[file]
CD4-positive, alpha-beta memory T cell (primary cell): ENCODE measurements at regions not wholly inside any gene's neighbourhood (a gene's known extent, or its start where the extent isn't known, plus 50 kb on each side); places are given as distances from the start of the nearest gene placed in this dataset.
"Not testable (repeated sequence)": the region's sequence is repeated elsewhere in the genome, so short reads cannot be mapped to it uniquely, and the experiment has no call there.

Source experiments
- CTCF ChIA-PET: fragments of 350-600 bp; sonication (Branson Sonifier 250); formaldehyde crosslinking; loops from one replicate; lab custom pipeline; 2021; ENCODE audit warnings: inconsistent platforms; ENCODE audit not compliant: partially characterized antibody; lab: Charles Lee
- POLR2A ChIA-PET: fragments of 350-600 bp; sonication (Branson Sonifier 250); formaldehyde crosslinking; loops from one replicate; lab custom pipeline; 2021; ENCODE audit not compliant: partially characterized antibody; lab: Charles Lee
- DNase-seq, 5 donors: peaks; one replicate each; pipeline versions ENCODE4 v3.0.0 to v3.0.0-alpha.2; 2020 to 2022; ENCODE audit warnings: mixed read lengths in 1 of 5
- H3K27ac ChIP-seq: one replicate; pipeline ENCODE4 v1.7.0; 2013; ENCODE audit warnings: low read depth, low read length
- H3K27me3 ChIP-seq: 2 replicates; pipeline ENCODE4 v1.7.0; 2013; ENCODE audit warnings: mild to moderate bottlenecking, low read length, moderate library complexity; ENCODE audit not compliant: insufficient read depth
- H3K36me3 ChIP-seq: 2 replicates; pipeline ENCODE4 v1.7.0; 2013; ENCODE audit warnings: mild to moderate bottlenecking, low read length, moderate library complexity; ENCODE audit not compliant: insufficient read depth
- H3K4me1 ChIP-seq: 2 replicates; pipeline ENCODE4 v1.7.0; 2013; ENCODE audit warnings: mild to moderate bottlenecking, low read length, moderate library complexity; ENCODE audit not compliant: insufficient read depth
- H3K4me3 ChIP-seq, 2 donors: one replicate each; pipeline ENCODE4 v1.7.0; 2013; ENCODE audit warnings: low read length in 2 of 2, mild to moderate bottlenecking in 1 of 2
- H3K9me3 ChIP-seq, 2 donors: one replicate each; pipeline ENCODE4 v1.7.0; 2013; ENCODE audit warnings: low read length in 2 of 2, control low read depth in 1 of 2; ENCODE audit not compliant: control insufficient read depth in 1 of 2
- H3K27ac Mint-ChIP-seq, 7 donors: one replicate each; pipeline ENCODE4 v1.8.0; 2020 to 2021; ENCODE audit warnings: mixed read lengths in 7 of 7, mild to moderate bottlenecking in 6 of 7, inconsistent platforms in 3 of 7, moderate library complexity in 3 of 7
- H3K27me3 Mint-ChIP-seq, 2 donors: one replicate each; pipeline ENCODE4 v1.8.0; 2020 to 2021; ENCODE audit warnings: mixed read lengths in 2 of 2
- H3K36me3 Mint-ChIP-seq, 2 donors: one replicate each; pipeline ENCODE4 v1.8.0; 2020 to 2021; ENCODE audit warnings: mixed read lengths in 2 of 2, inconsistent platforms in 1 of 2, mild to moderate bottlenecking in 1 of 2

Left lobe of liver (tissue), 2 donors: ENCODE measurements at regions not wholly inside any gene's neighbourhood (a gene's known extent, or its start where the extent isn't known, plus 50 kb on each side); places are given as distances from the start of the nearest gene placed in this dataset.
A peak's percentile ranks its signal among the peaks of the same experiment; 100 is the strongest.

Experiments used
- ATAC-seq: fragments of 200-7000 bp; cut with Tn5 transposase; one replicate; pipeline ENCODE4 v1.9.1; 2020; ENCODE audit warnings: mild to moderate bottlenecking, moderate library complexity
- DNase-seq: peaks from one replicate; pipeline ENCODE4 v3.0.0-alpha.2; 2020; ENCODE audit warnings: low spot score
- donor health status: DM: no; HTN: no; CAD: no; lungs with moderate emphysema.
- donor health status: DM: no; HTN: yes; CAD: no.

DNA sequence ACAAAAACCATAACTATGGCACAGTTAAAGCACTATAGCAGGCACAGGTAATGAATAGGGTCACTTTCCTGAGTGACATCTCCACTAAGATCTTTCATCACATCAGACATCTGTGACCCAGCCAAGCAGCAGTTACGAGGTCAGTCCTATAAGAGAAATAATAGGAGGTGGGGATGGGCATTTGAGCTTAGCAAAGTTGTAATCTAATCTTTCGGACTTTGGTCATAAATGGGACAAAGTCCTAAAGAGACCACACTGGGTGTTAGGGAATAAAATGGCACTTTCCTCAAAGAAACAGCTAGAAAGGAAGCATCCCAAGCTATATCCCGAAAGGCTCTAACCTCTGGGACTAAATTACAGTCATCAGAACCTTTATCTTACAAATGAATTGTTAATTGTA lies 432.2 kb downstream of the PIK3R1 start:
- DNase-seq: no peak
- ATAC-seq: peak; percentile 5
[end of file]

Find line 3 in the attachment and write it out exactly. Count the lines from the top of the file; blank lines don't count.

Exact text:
Source experiments